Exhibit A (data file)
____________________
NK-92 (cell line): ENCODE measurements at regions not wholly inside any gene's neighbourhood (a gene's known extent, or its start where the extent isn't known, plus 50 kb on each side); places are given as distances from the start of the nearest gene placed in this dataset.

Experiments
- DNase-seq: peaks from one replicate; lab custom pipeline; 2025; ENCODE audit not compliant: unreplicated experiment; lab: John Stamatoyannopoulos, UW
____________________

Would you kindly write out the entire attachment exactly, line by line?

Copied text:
NK-92 (cell line): ENCODE measurements at regions not wholly inside any gene's neighbourhood (a gene's known extent, or its start where the extent isn't known, plus 50 kb on each side); places are given as distances from the start of the nearest gene placed in this dataset.

Experiments
- DNase-seq: peaks from one replicate; lab custom pipeline; 2025; ENCODE audit not compliant: unreplicated experiment; lab: John Stamatoyannopoulos, UW